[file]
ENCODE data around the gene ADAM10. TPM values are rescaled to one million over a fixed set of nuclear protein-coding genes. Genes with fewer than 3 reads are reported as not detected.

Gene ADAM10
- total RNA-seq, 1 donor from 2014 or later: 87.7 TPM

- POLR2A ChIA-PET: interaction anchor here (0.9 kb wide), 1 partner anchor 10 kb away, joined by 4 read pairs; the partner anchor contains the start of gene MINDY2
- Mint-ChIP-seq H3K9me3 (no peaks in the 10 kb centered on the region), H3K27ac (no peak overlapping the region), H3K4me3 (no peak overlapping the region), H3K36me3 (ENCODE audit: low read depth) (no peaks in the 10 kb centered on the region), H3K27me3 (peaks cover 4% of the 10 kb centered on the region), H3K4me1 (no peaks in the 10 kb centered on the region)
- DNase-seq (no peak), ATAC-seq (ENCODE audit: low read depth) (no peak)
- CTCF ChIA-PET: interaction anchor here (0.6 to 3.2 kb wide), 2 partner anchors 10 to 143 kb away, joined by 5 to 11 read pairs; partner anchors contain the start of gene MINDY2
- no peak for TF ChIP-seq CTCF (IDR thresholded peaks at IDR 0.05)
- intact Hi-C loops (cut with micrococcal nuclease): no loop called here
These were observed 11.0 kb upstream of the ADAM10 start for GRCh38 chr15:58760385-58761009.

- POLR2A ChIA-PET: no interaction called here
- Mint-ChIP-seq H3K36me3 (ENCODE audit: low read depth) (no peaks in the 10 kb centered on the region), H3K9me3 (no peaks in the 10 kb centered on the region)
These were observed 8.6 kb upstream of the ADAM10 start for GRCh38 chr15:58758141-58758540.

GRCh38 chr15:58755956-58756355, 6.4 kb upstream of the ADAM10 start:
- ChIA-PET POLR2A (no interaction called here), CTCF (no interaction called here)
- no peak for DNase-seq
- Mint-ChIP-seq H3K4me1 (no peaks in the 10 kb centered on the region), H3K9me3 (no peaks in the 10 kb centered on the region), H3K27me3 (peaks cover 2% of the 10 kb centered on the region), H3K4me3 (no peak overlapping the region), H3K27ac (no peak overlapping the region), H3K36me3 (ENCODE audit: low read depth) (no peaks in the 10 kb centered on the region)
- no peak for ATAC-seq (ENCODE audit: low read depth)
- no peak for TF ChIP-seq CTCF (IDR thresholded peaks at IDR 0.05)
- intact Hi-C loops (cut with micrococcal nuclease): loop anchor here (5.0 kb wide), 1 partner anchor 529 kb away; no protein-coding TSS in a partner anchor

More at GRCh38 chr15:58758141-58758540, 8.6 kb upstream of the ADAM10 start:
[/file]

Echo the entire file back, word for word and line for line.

ENCODE data around the gene ADAM10. TPM values are rescaled to one million over a fixed set of nuclear protein-coding genes. Genes with fewer than 3 reads are reported as not detected.

Gene ADAM10
- total RNA-seq, 1 donor from 2014 or later: 87.7 TPM

- POLR2A ChIA-PET: interaction anchor here (0.9 kb wide), 1 partner anchor 10 kb away, joined by 4 read pairs; the partner anchor contains the start of gene MINDY2
- Mint-ChIP-seq H3K9me3 (no peaks in the 10 kb centered on the region), H3K27ac (no peak overlapping the region), H3K4me3 (no peak overlapping the region), H3K36me3 (ENCODE audit: low read depth) (no peaks in the 10 kb centered on the region), H3K27me3 (peaks cover 4% of the 10 kb centered on the region), H3K4me1 (no peaks in the 10 kb centered on the region)
- DNase-seq (no peak), ATAC-seq (ENCODE audit: low read depth) (no peak)
- CTCF ChIA-PET: interaction anchor here (0.6 to 3.2 kb wide), 2 partner anchors 10 to 143 kb away, joined by 5 to 11 read pairs; partner anchors contain the start of gene MINDY2
- no peak for TF ChIP-seq CTCF (IDR thresholded peaks at IDR 0.05)
- intact Hi-C loops (cut with micrococcal nuclease): no loop called here
These were observed 11.0 kb upstream of the ADAM10 start for GRCh38 chr15:58760385-58761009.

- POLR2A ChIA-PET: no interaction called here
- Mint-ChIP-seq H3K36me3 (ENCODE audit: low read depth) (no peaks in the 10 kb centered on the region), H3K9me3 (no peaks in the 10 kb centered on the region)
These were observed 8.6 kb upstream of the ADAM10 start for GRCh38 chr15:58758141-58758540.

GRCh38 chr15:58755956-58756355, 6.4 kb upstream of the ADAM10 start:
- ChIA-PET POLR2A (no interaction called here), CTCF (no interaction called here)
- no peak for DNase-seq
- Mint-ChIP-seq H3K4me1 (no peaks in the 10 kb centered on the region), H3K9me3 (no peaks in the 10 kb centered on the region), H3K27me3 (peaks cover 2% of the 10 kb centered on the region), H3K4me3 (no peak overlapping the region), H3K27ac (no peak overlapping the region), H3K36me3 (ENCODE audit: low read depth) (no peaks in the 10 kb centered on the region)
- no peak for ATAC-seq (ENCODE audit: low read depth)
- no peak for TF ChIP-seq CTCF (IDR thresholded peaks at IDR 0.05)
- intact Hi-C loops (cut with micrococcal nuclease): loop anchor here (5.0 kb wide), 1 partner anchor 529 kb away; no protein-coding TSS in a partner anchor

More at GRCh38 chr15:58758141-58758540, 8.6 kb upstream of the ADAM10 start: